On August 24, 1814, food was prepared for a 3:00 dinner for forty. There were cut glass decanters of ale, cider and wine placed in coolers, plate warmers by the fire and a variety of meats on the spits. The British troops sat down to a fine repast... then immediately set fire to the President's House. A nice thank you for the meal.
Monday, August 11, 2014
Salt was important to preserve meat (like salt pork) in order to feed the soldiers. Thus, the Union navy conducted raids on Confederate salt-works, as illustrated and described in Harper's Weekly, Nov. 15, 1862.
Monday, August 4, 2014
Monday, July 28, 2014
Balls of ice cream encased in warm pie crust made by Jefferson's French chef were novel enough to stir comment by TWO Congressmen attending a Presidential dinner. Among Jefferson's few handwritten recipes is one for vanilla ice cream. A 1786 French book of ice creams, an early British cookbook with recipe - which he owned - ice cream freezer in his inventory, and more...
Monday, July 21, 2014
Madeira, the island off the coast of Portugal, not the fortified wine made there, was the subject of the 1821 book A History of Madeira. Porridge is in the iron pot and grinding "Indian corn" in a quern is depicted below.
Monday, July 14, 2014
Monday, July 7, 2014
Foodstuffs and other items were stored in sacks, boxes, crates, jars and barrels of all sizes. Smaller barrels could easily be put in wagons, but how did they transport the larger barrels? The Madeira barrel on a sled (1821) is described below.
Monday, June 30, 2014
Traveling with "a broad plate of metal" (a 'girdle' or griddle) "under the Haps [cover, wrap] of his saddle," the fourteenth century Scottish soldier could make thin oat cakes from water and oatmeal over a fire. This would warm and strengthen their stomachs after eating too-freshly butchered cattle, which was scavenged.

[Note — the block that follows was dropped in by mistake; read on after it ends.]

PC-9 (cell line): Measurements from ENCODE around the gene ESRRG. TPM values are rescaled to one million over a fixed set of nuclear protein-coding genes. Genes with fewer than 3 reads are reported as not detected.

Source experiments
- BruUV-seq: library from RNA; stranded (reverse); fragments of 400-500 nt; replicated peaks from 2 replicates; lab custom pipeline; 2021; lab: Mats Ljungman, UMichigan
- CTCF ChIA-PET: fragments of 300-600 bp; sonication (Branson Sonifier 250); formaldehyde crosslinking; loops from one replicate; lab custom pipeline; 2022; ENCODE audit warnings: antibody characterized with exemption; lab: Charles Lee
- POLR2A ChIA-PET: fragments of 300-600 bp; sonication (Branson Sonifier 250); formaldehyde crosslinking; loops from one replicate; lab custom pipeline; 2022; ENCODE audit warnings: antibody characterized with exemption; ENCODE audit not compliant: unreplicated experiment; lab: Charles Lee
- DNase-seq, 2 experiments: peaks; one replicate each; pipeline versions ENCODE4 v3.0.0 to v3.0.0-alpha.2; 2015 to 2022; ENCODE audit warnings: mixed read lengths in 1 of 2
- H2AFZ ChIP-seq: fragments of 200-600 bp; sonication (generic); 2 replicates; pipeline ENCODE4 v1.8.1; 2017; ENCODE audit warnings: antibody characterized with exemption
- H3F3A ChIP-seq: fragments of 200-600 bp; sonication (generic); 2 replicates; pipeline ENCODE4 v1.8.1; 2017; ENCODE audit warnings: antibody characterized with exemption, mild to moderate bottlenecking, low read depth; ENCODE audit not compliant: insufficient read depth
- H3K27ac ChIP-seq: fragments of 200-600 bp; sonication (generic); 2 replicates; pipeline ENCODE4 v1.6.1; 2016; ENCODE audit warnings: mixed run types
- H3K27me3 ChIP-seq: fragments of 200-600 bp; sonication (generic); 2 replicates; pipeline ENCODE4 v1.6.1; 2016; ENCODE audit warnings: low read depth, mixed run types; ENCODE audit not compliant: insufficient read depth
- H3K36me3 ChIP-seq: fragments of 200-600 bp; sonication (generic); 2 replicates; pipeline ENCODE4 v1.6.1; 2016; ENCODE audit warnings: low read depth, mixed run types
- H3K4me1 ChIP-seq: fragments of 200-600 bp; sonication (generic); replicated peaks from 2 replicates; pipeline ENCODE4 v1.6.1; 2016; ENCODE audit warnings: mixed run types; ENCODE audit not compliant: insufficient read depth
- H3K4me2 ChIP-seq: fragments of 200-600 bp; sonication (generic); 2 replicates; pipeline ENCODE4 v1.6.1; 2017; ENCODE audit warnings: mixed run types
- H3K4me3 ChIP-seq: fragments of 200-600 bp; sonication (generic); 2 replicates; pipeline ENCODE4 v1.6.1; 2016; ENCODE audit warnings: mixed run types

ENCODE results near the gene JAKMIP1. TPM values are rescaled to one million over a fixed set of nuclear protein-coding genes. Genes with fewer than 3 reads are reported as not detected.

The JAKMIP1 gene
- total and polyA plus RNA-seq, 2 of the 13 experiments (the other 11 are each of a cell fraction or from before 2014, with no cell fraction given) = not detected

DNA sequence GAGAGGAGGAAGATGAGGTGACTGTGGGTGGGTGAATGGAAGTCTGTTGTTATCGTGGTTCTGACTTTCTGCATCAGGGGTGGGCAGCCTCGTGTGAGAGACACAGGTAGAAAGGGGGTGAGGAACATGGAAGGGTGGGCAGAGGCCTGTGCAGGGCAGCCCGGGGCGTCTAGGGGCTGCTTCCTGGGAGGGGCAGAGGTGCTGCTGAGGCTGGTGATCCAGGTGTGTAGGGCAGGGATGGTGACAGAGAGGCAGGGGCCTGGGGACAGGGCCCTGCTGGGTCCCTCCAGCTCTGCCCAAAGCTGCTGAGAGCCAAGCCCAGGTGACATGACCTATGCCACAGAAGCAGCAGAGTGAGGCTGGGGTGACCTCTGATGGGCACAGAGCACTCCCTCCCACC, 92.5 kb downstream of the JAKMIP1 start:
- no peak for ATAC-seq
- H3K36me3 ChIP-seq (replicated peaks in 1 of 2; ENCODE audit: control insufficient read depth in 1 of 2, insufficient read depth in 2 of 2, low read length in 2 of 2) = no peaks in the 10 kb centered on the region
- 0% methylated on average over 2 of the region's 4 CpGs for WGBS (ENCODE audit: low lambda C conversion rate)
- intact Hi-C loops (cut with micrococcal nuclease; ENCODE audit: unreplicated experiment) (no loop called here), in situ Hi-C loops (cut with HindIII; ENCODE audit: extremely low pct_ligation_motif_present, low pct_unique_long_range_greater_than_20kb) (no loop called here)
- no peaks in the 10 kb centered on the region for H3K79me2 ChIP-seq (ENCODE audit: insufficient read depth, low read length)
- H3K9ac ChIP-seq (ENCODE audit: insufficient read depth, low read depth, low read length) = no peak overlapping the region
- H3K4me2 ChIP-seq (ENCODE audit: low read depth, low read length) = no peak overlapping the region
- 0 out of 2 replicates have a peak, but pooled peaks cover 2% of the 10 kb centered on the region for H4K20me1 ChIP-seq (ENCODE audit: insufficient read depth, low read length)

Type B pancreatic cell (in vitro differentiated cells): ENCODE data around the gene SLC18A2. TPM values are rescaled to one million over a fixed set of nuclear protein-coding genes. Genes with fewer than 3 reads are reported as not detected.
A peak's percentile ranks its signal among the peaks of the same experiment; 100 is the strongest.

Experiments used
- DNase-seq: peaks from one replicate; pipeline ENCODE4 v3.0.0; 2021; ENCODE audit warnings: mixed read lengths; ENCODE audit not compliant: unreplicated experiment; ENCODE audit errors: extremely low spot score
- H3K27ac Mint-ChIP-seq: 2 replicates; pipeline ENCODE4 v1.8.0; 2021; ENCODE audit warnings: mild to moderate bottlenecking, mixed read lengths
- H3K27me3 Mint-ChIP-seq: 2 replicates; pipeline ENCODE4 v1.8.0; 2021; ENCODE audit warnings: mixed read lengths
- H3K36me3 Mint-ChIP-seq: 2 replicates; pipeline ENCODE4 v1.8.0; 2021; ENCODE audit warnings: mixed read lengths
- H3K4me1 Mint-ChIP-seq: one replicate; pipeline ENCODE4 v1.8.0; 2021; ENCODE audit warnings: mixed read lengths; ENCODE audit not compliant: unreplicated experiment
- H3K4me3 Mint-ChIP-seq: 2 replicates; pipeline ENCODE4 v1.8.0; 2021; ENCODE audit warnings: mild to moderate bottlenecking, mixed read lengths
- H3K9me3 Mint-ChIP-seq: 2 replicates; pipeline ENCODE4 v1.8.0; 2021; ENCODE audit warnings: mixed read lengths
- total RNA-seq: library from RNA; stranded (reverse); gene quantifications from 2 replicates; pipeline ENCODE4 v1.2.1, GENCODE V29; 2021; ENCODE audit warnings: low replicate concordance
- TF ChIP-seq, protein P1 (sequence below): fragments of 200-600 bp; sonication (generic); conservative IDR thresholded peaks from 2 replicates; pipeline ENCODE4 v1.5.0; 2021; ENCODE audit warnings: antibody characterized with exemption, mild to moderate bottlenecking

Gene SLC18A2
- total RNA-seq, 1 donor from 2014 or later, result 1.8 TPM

Monday, June 23, 2014
This entertaining and well researched book details how all alcoholic beverages are composed of plants. Actually, it is the focus on each plant and how it is made into different drinks, instead of the usual writings on the composition of beer, wine, etc., which makes this an interesting read. Beer is generally barley, wheat, and flavored with hops. But going from plant to drink - barley is also for whiskey; wheat is in vodka, whiskey and Maker’s Mark bourbon.
Monday, June 16, 2014
New residents in some parts of England held a dinner in front of their home on Midsummer Eve to meet their neighbors. This custom was still observed in the Georgian and Regency periods as described in an 1814 book.
Monday, June 9, 2014
Tuesday, June 3, 2014
Cherries were tied with white thread to sticks in addition to being sold by weight. Some sticks held up to eleven bunches (1825) and 350 years earlier “Cheryes in the ryse…a twig.” Numerous sketches of cherry 'kabobs' and info below...
Tuesday, May 27, 2014
Monday, May 19, 2014
Tuesday, May 13, 2014
Two Spring Cakes, one with candied violets, and angelica stems from 1920, and a Regency recipe, Gateau de Mai (Cake of May) which is not sweet... using udder, suet, herbs, spices and served with stewed greens or sharp sauce.
Monday, May 5, 2014
Monday, April 28, 2014
Monday, April 21, 2014
Monday, April 14, 2014
The marvelous mahogany hues of hard-boiled eggs boiled in onion skins make a wonderful backdrop to etch with a needle or knife, as seen in the eggs done by Tom Martin at Landis Valley Museum in Lancaster, Pa. 1826 and 1876 directions...
Monday, April 7, 2014
Tuesday, April 1, 2014
Egg shells filled with scented rose-water were to be thrown by the ladies during banquets... after the cannons were fired on board pastry boats... to cover the smoke smell. Then live birds and frogs came out of the pies. Robert May described how to make these and other incredible dishes in his The Accomplisht Cook, 1685. ...
Monday, March 24, 2014
In 1818 Cobbett listed the many “groceries” the Americans paid half or even a third the price that the British paid. Furthermore, everyone was able to partake of chocolate “which is a treat to the rich in England.” The British people paid to keep the Indies, and yet, “What a hellish oppression must that people [Americans] live under!”
Tuesday, March 18, 2014
Monday, March 10, 2014
Monday, March 3, 2014
Monday, February 24, 2014
Thursday, February 20, 2014
Wednesday, February 12, 2014
Monday, February 3, 2014
Tuesday, January 28, 2014
Tuesday, January 21, 2014
A mother peeling carrots while the son eats one in "A Family Seated Round a Kitchen Fire" by Brekelenkam, 17th century (in Manchester City Galleries). This Dutch painting is among many images at Carrots in Fine Art Works.